Livestock production in India

By Kamal Kishore (Rainfed Livestock Network) and Bhavana Kuchimanchi (The Foundation for Ecological Security)

Livestock production in India is often misunderstood. The dominant narrative brands India’s livestock production as a low-output system which is inefficient and emits high methane. The native breeds are also considered low-producing animals as efficiency is often measured by output per individual animal.

If this is the case, it is quite perplexing how India is the largest exporter of sheep and goat meat ( i.e, exported 8,695.97 MT of sheep and goat meat worth 60.04 USD (in millions)  APEDA, 2021-22). It is also the world’s largest milk producer ( FAO, 2022). Besides, India contributes 43% of the world’s buffalo meat production (APEDA, 2021) as well. Along with livestock, India also exports large quantities of grain for intensive livestock keeping, including maize and oil meal cakes (GoI, Agricultural Statistics, 2021). Another layer of bewilderment is that all this is produced in a country with 69% dryland (UNFCCD, 2010), rapidly increasing water stress conditions, growing competition for land resources, and, last but not least, India’s growing population.

This level of production is not from the sheer numbers of livestock population in the country but its more to do with how animal source foods are produced. The most dominant system of production in India is “agropastoral.” Additionally, approximately 6% of India’s population is estimated to be nomadic pastoral populations (DFID, 2016; Kullu Call, 2016) which are a lifeline to India’s agricultural production.

Both systems are embedded in complex wide-ranging social arrangements within the community, with crop farmers, other local communities in allied sectors, and traders. For feed, a mosaic of grazing resources producing more than 70% of meat and 50% of milk in India ( (Kullu Call,2016). The feed resources include common property resources, crop fallows, and forests – which approximately accounts for 60% of the feed requirements. The remaining 40% is met from crop residues and cultivated fodder. This form of feed availability is evident from the fact that of the total cultivated land, only 4-5% of arable land is used for fodder production. Furthermore, India’s livestock is not industrialized except for the commercial poultry sector and ,therefore, does not depend on grain.

Compared to western intensive systems, Indian agropastoral and pastoral systems are extensive. What’s unique in these systems is that the animals utilize any available biomass to produce high value animal protein – while providing de-weeding, germination, and fertilizing services. These features keep the input costs for production almost low to negligible due the inbuilt circularity. Further, as less land is used for feed cultivation, the water used to produce livestock products is limited to just crop residue production. These systems are also highly flexible and can cope with fluctuations in feed supply. This is because the livestock walks to the feed resources. These systems, therefore, are low-carbon systems with minimal maintenance costs. Lastly, the most striking feature of these systems is that they are driven by the animal, herd intelligence, and years of accumulated traditional knowledge of the livestock keepers and pastoralists – all of which is often unrecognized.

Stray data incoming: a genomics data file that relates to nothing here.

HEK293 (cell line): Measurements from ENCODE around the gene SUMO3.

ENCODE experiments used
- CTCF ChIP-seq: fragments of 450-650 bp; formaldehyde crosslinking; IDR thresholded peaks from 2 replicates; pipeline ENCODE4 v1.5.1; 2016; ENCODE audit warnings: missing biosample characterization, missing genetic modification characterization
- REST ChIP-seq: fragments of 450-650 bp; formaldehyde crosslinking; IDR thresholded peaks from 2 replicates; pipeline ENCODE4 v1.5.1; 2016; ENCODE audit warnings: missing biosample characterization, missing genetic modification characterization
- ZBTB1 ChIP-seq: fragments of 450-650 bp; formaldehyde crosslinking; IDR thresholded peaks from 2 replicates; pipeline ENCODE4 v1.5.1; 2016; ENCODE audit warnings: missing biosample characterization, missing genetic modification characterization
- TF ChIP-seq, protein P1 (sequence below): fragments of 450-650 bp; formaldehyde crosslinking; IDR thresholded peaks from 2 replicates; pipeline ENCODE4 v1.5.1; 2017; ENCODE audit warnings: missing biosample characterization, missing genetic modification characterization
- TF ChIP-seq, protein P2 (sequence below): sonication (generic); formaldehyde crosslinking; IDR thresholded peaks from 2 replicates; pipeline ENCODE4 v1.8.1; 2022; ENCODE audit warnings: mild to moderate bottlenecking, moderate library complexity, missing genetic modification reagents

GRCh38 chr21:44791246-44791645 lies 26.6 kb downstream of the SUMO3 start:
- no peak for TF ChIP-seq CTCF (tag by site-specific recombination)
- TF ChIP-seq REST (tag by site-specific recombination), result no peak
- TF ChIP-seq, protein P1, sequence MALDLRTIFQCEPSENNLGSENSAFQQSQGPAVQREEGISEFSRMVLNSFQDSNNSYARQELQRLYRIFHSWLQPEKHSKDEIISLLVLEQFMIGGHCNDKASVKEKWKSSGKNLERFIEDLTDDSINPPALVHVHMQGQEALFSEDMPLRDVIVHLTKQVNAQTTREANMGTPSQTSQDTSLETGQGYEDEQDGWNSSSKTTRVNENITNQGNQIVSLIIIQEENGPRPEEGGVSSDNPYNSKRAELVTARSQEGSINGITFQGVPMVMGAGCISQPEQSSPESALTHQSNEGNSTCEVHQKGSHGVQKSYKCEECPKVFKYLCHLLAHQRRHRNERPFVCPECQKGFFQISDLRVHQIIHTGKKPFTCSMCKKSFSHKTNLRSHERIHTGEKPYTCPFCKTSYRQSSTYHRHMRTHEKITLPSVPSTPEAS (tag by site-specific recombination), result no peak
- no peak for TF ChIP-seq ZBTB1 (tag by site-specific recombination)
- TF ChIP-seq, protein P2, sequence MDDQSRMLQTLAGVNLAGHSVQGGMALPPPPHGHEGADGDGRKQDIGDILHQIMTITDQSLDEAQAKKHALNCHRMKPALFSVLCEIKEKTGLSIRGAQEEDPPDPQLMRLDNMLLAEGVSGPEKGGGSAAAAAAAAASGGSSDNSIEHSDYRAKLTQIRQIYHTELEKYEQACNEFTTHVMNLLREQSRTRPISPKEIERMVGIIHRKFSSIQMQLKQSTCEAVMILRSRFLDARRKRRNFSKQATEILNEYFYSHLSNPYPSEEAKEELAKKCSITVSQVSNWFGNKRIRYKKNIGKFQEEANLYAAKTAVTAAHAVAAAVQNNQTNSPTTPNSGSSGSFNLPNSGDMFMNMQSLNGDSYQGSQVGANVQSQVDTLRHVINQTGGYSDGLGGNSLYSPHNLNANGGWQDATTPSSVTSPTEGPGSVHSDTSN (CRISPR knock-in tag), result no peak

These facets of production make these systems most advantageous to small and marginal farmers, who are a majority in India. They also safeguard the long-term resilience of small-holders as it causes minimal biodiversity loss; are climate change mitigating (Naidu et al, 2022); does not interfere with the nitrogen or phosphorus cycle, along with several other conservation benefits (PASTRES, 2022). What’s more agropastoral and pastoral systems are already aligned to natural farming principles as they are chemical-free, soundly grounded in agroecology, and have a diversified system of farming that allows optimal use of functional biodiversity.

Hence, it is imperative to think of ways to safeguard extensive systems, as development always doesn’t mean introducing something new or intensifying agriculture. The answer lies in documenting and valuing the extensive systems, as they are in tune with planetary boundaries, use what nature provides, and have a long history of evolution. The criticality lies in investing and protecting the CPRs that are the basis of India’s livestock production. Extensive systems if safeguarded have the ability to limit land use change, and secure ground water resources. We urge the need to stop looking at livestock and crops in isolation or promoting the specialization of farming systems and take a systemic perspective instead. The rationale is to make the optimal use of available biomass rather than maximizing output per individual animal. 

This approach is not limited to India but across the dryland regions of the world!


References :

APEDA, 2021-22.


FAO, 2022 , accessed 7th December 7, 2022 .’s%20largest,growth%20in%20the%20developing%20world.

Kullu call, 2016.

Naidu, D. G. T, Roy, S. Bagchi, S. Loss of grazing by large mammalian herbivores can destabilize the soil carbon pool. Proceedings of the National Academy of Sciences119(43), e2211317119 (2022).

PASTRIES, 2022 –


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April 11, 2023  
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